After our interview, Donna and I set about completing the Bava book and presented Daliah with a copy (and an extra one for one of her sons), as well as a copy of IL DEMONIO I had located - she told me she was so excited to receive it and share it with her loved ones. If I remember correctly, it was around this time that she told me that she had been approached to perform a new series of concerts in Germany, which she would agree to do only if it was presented as a farewell tour. I saw reports, even some of her television appearances, during this 2008 tour, which became a tremendous success. Her last concert was recorded digitally and was released as a bonus DVD in a collection of re-recordings of her most popular songs; she got a Gold Record for it. "What a nice way to retire from the record business," she wrote to me. If you look at the YouTube videos, you'll get some idea of how much her music and curing presence was adored by the German public.

It was a couple of years after her homecoming - and about five years after the publication of the Bava book - that I emailed her to ask if we might continue our interview and make it a proper feature in VIDEO WATCHDOG. She hated to send emails so she asked me to call her - and she immediately agreed. We talked at wonderful length - frankly, I don't think she ever learned how to tell stories concisely! - and the interview became the centerpiece of VW 170.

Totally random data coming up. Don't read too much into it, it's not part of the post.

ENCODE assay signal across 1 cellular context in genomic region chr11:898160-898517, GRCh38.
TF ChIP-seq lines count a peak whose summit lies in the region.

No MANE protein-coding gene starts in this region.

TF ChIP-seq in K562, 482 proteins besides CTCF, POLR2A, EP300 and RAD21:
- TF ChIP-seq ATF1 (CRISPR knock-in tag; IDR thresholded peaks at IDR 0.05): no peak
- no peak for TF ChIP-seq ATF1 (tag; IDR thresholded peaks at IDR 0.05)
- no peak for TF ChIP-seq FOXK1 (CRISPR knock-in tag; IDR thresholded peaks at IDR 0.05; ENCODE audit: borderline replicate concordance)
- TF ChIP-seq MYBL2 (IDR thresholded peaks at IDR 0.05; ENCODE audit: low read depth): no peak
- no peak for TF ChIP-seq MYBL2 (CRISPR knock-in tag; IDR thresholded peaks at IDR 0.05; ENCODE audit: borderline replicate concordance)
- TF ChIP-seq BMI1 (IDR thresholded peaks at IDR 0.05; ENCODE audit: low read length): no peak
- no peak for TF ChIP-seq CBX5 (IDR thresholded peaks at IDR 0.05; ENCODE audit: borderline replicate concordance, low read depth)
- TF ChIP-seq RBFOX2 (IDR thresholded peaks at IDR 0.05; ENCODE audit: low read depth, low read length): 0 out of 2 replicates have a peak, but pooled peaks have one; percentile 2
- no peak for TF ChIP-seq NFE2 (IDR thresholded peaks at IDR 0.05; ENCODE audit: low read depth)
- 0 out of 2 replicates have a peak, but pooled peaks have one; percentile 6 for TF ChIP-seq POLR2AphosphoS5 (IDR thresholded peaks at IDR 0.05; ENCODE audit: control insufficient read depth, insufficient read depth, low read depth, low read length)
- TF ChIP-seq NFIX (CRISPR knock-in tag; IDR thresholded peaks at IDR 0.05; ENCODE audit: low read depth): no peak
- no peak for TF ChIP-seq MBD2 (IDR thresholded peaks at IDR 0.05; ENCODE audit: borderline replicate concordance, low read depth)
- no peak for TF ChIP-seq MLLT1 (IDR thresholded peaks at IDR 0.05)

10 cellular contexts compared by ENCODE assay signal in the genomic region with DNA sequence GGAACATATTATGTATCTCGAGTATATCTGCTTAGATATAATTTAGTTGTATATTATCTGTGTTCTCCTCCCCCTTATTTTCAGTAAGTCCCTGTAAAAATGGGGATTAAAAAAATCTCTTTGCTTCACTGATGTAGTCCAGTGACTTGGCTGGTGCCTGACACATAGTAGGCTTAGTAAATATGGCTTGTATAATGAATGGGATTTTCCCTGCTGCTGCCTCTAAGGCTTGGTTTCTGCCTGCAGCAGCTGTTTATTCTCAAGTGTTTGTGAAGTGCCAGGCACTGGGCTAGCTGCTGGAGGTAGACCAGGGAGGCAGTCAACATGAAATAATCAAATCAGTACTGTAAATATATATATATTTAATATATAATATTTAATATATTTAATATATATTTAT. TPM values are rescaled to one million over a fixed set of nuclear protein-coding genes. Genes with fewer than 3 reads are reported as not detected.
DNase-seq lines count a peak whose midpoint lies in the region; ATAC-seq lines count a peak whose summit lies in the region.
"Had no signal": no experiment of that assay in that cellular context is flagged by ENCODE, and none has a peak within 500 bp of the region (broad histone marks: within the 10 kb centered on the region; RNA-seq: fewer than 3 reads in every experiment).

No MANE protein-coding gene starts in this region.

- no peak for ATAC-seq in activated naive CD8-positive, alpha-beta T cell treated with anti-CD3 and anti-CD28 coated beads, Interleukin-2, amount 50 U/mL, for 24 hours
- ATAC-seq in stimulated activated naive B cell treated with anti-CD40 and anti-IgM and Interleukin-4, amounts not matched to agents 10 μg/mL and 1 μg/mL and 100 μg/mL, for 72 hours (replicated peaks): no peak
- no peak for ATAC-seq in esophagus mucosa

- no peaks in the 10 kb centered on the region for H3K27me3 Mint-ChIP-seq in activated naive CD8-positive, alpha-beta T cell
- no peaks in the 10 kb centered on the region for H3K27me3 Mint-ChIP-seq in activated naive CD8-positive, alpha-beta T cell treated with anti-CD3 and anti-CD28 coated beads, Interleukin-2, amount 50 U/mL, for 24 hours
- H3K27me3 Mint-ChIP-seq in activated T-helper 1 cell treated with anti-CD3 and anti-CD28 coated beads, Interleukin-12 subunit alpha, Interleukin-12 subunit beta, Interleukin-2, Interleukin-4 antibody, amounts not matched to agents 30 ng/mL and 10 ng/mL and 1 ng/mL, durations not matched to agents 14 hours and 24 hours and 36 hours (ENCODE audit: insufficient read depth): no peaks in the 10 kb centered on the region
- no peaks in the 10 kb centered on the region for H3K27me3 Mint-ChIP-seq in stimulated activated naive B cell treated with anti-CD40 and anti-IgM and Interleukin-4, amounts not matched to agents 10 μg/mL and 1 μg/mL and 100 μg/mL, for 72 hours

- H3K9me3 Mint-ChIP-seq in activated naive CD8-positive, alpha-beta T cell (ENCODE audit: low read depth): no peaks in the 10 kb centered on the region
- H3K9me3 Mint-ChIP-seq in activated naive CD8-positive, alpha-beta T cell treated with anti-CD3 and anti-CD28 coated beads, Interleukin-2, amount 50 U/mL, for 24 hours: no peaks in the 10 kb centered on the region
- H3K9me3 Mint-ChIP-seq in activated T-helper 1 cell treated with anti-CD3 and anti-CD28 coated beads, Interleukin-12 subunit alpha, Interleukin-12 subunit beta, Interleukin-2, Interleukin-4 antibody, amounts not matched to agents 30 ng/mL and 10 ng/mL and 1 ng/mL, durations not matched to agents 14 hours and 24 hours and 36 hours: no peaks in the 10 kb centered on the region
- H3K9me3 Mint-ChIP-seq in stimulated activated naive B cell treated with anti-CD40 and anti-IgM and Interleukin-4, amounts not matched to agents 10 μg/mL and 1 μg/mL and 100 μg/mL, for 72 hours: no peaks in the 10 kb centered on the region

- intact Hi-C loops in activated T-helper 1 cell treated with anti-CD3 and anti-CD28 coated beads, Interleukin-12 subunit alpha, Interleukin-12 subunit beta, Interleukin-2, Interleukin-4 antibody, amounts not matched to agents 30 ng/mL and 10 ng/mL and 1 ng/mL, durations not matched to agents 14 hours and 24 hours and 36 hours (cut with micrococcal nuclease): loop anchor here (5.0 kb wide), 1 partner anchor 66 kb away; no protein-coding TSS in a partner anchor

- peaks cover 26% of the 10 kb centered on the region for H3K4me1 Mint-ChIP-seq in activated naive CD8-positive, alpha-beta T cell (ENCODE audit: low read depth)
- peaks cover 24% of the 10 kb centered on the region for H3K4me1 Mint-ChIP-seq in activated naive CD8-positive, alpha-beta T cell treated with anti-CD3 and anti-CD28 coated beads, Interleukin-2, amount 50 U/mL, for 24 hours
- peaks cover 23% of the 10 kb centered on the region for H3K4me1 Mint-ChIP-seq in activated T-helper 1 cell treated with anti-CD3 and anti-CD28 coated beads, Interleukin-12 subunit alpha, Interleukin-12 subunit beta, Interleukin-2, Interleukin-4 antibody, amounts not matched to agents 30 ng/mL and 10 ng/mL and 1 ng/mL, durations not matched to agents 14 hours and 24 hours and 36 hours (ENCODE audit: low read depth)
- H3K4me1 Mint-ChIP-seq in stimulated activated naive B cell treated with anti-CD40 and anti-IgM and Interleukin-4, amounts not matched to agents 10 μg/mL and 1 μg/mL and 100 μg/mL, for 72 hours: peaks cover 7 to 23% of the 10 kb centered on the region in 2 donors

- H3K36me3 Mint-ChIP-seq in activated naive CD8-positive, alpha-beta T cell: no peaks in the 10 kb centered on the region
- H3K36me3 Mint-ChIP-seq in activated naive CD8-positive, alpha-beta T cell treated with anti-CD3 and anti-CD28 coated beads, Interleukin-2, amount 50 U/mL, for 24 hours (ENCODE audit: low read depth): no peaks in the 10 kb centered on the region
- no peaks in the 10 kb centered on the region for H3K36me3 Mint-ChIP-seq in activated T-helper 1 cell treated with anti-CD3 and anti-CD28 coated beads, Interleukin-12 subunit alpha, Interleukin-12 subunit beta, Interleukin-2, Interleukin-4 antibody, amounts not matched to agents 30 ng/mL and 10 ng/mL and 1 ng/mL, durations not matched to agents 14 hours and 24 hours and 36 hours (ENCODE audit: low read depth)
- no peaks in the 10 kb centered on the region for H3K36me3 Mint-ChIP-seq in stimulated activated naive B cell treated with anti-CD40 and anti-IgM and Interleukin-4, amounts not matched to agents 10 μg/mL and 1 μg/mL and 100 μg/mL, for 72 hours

Daliah on her first film set with Kirk Douglas, 1952.
In the course of preparing that issue, I was successful in finding on eBay a photograph taken on the set of THE JUGGLER that showed Kirk Douglas sitting among the film crew, with a very recognizable child standing directly behind him. It was indeed Daliah. We scanned the photo for use in the interview and sent her the original, which she had never seen before, and she told me that she had it framed to be displayed in her home. She told me that seeing it gave her a feeling, much like her farewell tour, of having come full circle. We sent her copies of VW 170 that she gave to the guests attending her 70th birthday party.

After this, we kept in touch intermittently - when I had a question, when someone was trying to reach her through me, when it was her birthday. I urged her to write her autobiography, but she told me that she had too many secrets to keep for other people; she believed that such books were usually written only to spread dirt and she wasn't going to do that. (In fact, if I ever asked her what she thought about a colleague, she rarely said more than "He was nice" or "She was nice" for that very reason.) As time passed, she told me that she had taken a bad fall while walking around her property and had to spend some time in bed; then she injured her shoulder and had to receive a titanium implant. She complained about the way it conducted cold; it was an unpleasant companion to her in the wintertime. But she would laugh as she said this, marveling that she was now part-bionic. She had come a long way from that kibbutz in Shavei Zion, and we both agreed that she had lived a very blessed life.

Daliah in concert, 2008.
I became a fan of Daliah's music as a result of being her friend. She was a wonderful woman - incidentally, she was the first person I interviewed for my book who took an active interest in me and my devotion to Bava, who asked me questions. The essence of the woman I knew is in her music, not in her films, as she would have been the first to agree. She was such a warm and vibrant spirit, I can't believe she's gone. It hurts a little now to have her telephone number.

Rest in everlasting peace, dear lady.

(c) 2017 Tim Lucas. All rights reserved.